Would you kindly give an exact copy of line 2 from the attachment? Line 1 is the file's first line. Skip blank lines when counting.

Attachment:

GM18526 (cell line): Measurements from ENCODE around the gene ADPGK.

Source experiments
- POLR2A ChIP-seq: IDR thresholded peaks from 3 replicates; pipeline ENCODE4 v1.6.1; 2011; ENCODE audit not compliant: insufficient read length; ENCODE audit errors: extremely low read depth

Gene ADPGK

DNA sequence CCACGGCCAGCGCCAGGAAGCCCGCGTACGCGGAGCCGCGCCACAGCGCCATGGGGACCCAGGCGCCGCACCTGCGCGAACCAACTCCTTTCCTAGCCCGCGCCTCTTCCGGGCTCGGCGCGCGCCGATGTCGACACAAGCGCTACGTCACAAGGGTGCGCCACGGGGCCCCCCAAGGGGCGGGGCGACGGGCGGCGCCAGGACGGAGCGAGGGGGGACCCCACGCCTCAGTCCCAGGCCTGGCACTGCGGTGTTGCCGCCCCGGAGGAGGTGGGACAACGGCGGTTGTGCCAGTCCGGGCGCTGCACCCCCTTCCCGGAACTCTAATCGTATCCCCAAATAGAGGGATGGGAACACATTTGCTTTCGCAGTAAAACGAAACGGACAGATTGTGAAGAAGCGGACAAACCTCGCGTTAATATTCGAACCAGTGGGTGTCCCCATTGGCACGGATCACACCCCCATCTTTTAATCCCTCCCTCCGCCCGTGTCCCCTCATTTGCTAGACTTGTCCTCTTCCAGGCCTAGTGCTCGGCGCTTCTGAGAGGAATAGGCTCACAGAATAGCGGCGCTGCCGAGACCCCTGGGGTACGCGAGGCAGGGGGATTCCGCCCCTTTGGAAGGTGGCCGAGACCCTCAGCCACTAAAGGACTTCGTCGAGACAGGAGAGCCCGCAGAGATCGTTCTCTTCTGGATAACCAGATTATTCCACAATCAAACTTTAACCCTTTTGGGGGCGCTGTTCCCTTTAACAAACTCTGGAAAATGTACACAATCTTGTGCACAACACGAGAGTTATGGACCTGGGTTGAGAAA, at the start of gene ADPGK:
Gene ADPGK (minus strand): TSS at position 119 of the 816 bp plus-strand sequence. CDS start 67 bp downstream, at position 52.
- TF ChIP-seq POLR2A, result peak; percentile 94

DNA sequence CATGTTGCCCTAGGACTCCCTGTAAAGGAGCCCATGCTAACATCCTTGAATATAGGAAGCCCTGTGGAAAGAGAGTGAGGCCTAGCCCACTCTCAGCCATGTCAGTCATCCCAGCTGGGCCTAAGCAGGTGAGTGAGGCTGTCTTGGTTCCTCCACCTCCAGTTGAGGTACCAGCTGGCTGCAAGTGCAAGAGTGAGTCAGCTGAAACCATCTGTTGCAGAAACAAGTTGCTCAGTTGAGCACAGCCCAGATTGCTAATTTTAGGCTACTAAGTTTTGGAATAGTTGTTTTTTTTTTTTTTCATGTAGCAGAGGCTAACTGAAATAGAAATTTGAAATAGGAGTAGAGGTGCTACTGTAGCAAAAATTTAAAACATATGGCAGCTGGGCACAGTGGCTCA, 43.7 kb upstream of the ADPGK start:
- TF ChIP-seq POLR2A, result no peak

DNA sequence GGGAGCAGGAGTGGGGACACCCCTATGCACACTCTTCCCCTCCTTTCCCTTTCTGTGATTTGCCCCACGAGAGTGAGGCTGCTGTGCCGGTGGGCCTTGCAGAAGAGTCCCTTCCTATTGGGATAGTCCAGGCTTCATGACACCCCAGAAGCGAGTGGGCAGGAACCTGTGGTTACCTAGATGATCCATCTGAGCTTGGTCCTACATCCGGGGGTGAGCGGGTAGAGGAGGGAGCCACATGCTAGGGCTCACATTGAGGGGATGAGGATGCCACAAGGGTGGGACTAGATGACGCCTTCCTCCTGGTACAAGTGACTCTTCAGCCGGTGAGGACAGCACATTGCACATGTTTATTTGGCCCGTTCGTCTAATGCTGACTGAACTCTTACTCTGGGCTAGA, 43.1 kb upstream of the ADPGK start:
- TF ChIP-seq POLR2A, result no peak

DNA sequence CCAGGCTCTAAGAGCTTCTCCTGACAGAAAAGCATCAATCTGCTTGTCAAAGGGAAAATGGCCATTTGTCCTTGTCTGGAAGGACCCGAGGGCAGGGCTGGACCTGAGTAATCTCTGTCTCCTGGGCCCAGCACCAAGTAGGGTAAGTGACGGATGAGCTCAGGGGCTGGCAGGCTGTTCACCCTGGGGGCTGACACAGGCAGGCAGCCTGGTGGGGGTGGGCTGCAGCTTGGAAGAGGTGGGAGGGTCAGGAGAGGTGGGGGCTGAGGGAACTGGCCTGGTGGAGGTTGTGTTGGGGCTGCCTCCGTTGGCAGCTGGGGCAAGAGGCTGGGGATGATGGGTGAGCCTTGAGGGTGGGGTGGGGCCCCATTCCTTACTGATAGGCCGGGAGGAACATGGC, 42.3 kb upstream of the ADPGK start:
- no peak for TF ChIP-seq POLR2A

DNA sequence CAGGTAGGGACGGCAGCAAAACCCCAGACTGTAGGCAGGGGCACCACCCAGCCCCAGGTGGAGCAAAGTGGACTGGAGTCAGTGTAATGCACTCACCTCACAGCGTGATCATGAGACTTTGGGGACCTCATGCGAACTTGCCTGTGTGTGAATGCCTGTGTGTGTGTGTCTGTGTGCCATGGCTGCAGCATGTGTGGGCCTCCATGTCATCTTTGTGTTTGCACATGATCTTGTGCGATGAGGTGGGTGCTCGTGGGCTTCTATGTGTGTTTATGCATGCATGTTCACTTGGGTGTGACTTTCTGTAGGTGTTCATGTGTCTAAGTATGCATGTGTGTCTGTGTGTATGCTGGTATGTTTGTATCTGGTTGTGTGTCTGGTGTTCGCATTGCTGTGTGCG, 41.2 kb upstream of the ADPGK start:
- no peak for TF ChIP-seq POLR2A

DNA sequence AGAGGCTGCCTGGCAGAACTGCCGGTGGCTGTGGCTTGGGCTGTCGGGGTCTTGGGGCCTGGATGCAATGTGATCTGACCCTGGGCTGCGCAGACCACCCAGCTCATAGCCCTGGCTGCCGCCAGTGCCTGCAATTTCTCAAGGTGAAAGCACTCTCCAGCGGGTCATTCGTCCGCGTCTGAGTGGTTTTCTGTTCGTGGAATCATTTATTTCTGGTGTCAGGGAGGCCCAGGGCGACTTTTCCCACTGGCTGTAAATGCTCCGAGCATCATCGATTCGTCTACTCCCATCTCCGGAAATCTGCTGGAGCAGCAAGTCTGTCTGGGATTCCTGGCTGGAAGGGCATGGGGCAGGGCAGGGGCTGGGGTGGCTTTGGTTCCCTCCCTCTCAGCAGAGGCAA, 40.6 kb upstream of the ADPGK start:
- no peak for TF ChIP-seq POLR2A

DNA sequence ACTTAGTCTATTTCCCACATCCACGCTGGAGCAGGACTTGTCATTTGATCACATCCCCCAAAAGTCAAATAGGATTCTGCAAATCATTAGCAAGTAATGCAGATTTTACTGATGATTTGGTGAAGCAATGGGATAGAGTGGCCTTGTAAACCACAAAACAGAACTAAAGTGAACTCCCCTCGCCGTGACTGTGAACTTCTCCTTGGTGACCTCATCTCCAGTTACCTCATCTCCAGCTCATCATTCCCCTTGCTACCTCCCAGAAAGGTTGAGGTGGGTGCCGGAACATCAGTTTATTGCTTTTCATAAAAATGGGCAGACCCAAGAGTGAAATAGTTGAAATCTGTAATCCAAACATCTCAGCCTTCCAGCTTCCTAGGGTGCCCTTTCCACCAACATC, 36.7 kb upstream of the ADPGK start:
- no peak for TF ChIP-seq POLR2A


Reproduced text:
Source experiments